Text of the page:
A 15-year-old Afghan girl was rescued last Wednesday with several fingernails removed and her left eye badly burned by an iron. The child bride was close to death, held captive for months and tortured by her in-laws after refusing to prostitute for them.
Though the country's legal age for marriage is 16, Sahar Gul was married to an Afghan soldier, dowry and all, at 14-years-old. Because they had paid for her, the in-laws reportedly felt they could use Gul however they pleased.
She was found with both her hands broken, hair ripped out and body heavily bruised.
Doctors say she is recovering, but traumatized. This weekend, finally well enough to give her first interview, Gul said she wants her assailants in jail.
Sources say she managed to escape once before and told neighbors to alert the authorities. When the police arrived, they were bribed to ignore the abuse and Gul was left in the custody of her captors.
During a December visit, an uncle found Gul in the basement, beaten and starved, and called the police. She was finally removed from the home last week, in critical condition, with multiple visible injuries.
While she recuperates in a Kabul hospital, the young girl's husband is on the run. Her mother-in-law and sister-in-law have been arrested and the Afghan government is promising to prosecute, claiming they were unaware of Gul's case until now.
Meanwhile, international troops are preparing to withdraw from Afghanistan by 2014, leaving everyone wondering-- what will happen to the women?
Experts claim, despite this tragedy, women's rights are improving in Afghanistan.
By the numbers, violence against women is increasing. But these new statistics are a direct reflection of the progress being made. Women finally feel empowered to report these crimes because there is hope for justice.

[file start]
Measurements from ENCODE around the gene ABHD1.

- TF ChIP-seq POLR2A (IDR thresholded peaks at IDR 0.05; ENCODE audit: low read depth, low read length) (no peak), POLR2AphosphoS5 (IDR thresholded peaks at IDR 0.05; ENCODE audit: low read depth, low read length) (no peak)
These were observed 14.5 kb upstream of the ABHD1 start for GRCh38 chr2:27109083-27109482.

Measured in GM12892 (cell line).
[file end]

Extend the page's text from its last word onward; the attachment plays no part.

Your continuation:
Ten years ago, their efforts would have been futile. Under the Taliban, women weren't allowed to work or attend school. They weren't even allowed to leave their homes unaccompanied by a male family member.
With these harsh restrictions in place, women were often used to rationalize America's occupation of Afghanistan. The burqa became a symbol of why the country so desperately needed us, equality and democracy.
While women were never the real reason the United States ventured into Afghanistan-- or stayed so long-- it made the overly patriotic mission appear completely noble, but more importantly,completely necessary.
In reality, the ethnocentric notion of American troops teaching this revoltingly patriarchal society modern day feminism is laughable. But this is the image our media offered whenever civilians started to lose faith, reminding us what, or who, was supposedly at stake.
With Uncle Sam's "help," President Hamid Karzai was elected in 2004, supported by a bicameral National Assembly and a 9 judge Supreme Court. However, the Islamic Republic of Afghanistan supports a legal system that mixes civil, customary and Islamic law. So even with democracy successfully in place, we hesitate.
What will become of the Sahar Guls when we're gone?
"Part of the problem is the ingrained attitudes of police and courts that cause them to turn a blind eye or even send women back to their abusers," said Latifa Sultani, coordinator for women's protection with the Afghanistan Independent Human Rights Commission.
Cooperating with the United Nations, this byproduct of the 2001 Bonn Agreement keeps a close eye on women and understands their horrifying reality.
For instance, fleeing marriage is considered a "moral crime" worthy of imprisonment. The UN estimates half of Afghanistan's female prison population is made up of women who attempted to leave their husbands.
But many never get the chance to leave. And while prison is terrible, the alternative can be much, much worse.
So what will the future hold for the daughters of Afghanistan?
With the entire world watching, only time will tell.